Another impact of the coronavirus pandemic has been a halting of state pool inspections, which a Roswell city division manager worries could further delay opening of city pools even after future changes to public health orders allow reopening.
The city of Roswell is eager to open the indoor and outdoor pools in the Roswell Recreation and Aquatic Center as soon as the state will allow, not only to provide the amenities to the public but to start generating money again. The state’s public aquatic venues and recreation facilities were ordered closed March 19.
But pools have to be inspected first by the Swimming Pool Program of the New Mexico Environment Department Environmental Health Bureau to reopen.
Recreation Manager Marcus Gallegos said that he has been informed that he cannot get the inspection done now and that the city cannot be put on a priority list or pre-pay for the inspection.
“We have been in contact with them quite a bit, trying to figure out, trying to be ahead of the game, and they won’t let us get ahead,” he said. “I am doing everything to be as proactive as possible so we can open as soon as we are allowed to.”
Pool inspectors have been reassigned to “critical COVID-related work,” according to Maddy Hayden, New Mexico Environment Department’s public information officer.
But, she said, the Environmental Health Bureau has developed a plan for inspecting pools once the state allows them to reopen without creating lengthy backlogs. She did not detail what those plans were.
She added that she cannot predict when “Class A” pools — which includes the city pools, the Eastern New Mexico University-Roswell pool and the New Mexico Military Institute pool — can reopen. It is also unknown when the 35 or so pools in Chaves County associated with hotels or apartments with six or more units might be authorized for reuse. Those smaller public facilities also will have to be inspected.
“We will ensure they are in compliance with whatever applicable rules and restrictions are in place at the time of reopening,” she said.
The COVID-19 pandemic is also affecting the local program of the Boys & Girls Club of Sierra Blanca, which operates in Ruidoso as well.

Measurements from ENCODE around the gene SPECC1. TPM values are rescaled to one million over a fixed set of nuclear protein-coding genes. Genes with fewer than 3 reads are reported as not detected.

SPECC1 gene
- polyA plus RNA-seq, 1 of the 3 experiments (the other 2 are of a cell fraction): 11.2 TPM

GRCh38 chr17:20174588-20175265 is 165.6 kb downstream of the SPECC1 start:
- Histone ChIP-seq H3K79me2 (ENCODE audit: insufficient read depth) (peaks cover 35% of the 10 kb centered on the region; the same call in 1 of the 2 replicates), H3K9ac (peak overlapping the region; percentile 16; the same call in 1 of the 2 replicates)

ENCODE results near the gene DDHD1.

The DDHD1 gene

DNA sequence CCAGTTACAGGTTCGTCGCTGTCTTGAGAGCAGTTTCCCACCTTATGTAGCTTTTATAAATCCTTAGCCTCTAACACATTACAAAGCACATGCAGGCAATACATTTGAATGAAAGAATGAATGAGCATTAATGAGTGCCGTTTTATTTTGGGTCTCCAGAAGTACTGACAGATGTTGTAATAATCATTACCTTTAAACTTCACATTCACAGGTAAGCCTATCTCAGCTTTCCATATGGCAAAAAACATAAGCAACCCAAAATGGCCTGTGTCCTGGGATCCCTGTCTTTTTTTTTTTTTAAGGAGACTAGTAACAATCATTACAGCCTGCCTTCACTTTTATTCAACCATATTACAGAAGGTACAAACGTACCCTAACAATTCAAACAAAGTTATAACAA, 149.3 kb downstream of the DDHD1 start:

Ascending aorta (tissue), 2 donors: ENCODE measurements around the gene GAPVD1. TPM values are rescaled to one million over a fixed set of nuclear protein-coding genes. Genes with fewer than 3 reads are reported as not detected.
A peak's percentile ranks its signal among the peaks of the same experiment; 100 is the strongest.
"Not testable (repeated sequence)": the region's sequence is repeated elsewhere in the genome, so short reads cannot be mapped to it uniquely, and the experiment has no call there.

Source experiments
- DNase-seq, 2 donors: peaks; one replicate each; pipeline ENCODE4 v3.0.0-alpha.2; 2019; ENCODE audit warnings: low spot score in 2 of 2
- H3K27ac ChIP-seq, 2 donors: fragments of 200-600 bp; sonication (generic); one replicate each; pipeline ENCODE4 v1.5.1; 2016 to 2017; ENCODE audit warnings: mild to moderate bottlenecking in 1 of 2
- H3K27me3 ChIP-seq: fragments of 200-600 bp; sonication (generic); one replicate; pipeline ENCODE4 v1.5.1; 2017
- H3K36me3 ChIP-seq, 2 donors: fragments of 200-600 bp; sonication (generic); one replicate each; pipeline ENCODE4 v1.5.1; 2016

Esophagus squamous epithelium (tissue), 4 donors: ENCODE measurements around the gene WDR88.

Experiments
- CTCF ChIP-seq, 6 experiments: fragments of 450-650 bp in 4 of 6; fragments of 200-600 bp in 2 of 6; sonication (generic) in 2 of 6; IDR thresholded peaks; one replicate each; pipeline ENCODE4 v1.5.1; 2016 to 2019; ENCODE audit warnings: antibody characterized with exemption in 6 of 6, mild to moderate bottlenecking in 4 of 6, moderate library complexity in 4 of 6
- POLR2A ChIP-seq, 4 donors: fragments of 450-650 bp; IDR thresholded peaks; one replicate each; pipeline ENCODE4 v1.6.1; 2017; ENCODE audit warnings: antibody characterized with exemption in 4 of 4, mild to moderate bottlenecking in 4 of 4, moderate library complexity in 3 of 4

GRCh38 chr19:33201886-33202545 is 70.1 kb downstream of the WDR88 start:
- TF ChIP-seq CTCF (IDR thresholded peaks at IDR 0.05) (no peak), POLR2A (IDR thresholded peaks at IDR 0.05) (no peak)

The group is working with the city to arrange for a move into the city’s Recreation and Aquatic Center this summer as renovations get underway on their current building at 201 S. Garden Ave. They also rent that site from the city.
But state rules in effect as of Thursday that require youth recreation programs to have a ratio of five students for each instructor and to use the same adults throughout the day, rather than rotate leaders in and out, would create an unprofitable situation.
“He (Executive Director Tim Coughlin) is hoping that by July 1 when they plan to start their program, that she (Gov. Michelle Lujan Grisham) will loosen that to a 9-to-1,” said Gallegos. “With a 9-to-1 ratio, they can make it work and they plan on holding it. But if she sticks to a 5-to-1 ratio throughout the summer, they are not going to be able to make that happen. And I have already talked with several people throughout the state and they are canceling their summer program based on that 5-to-1 ratio.”
Lujan Grisham was expected to announce new guidelines Thursday. Coughlin confirmed that the summer program needs a ratio of 9-to-1 to be profitable and is hoping even more students than nine per adult will be allowed by state order by July. He said the organization would like to start enrollment by early June and hiring by mid-June, if restrictions are eased.
Senior Writer Lisa Dunlap can be reached at 575-622-7710, ext. 351, or at email@example.com.